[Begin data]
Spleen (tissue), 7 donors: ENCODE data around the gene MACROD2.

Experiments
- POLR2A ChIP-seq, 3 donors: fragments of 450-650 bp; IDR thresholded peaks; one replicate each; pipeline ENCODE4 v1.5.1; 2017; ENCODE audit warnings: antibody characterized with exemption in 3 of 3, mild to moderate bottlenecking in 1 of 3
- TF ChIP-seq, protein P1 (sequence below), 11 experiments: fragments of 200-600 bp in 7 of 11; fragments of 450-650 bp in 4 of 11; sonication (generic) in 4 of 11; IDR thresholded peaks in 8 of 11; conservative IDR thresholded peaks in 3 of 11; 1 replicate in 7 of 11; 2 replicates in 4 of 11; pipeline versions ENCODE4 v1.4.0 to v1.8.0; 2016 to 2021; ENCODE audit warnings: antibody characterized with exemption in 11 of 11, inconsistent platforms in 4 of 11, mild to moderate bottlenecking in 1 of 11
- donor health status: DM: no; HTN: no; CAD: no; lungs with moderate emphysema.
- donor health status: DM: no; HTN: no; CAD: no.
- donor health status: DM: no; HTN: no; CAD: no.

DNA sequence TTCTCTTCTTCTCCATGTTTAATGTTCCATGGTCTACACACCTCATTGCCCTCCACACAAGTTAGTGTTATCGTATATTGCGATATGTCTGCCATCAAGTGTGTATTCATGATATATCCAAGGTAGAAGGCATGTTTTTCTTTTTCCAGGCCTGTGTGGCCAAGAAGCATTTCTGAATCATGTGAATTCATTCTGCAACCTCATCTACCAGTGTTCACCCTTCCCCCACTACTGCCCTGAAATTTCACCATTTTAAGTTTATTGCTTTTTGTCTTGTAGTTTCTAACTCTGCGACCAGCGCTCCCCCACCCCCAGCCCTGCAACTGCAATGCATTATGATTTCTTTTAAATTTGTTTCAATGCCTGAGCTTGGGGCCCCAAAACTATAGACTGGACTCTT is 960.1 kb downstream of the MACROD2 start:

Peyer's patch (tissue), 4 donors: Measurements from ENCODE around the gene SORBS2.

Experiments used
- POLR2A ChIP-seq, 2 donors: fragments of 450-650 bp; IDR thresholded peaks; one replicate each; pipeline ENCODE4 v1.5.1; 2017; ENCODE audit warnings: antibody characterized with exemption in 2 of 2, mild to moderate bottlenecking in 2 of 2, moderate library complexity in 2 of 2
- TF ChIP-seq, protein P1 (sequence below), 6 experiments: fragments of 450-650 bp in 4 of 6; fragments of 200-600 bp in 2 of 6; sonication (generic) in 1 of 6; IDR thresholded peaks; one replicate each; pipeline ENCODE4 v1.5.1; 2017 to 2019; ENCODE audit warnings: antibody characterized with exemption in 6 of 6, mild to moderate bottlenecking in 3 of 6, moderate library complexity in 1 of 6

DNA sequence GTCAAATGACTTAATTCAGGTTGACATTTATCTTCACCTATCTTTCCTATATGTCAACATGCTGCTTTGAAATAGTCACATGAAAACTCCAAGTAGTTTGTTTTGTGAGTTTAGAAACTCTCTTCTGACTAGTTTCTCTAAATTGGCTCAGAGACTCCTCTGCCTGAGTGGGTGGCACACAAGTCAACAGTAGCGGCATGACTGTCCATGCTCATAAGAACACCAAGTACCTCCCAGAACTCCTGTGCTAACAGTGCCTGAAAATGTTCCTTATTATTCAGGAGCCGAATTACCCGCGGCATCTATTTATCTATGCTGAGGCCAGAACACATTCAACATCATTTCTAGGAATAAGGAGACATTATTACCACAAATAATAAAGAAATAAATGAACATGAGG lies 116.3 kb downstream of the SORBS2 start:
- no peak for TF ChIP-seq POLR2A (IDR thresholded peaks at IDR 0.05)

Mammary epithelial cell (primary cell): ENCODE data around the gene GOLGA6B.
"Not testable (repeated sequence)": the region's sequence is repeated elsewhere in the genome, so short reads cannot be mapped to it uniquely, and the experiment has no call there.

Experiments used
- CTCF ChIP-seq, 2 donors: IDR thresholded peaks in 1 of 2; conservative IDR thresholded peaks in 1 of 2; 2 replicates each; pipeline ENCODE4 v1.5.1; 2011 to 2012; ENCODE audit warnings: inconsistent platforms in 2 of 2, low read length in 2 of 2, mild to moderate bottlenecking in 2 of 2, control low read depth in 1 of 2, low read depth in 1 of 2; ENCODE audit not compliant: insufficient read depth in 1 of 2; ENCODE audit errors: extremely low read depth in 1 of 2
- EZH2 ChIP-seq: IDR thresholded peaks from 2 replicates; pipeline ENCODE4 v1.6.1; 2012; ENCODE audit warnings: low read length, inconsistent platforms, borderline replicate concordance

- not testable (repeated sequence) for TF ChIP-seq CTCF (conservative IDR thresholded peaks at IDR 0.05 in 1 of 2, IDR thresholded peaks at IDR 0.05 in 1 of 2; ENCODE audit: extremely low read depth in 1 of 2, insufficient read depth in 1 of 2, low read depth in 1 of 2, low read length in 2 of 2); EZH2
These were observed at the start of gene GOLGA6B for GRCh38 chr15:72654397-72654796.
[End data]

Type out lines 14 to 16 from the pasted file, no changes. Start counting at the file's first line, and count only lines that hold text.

- no peak for TF ChIP-seq POLR2A (IDR thresholded peaks at IDR 0.05)

Mammary epithelial cell (primary cell): ENCODE data around the gene GOLGA6B.
"Not testable (repeated sequence)": the region's sequence is repeated elsewhere in the genome, so short reads cannot be mapped to it uniquely, and the experiment has no call there.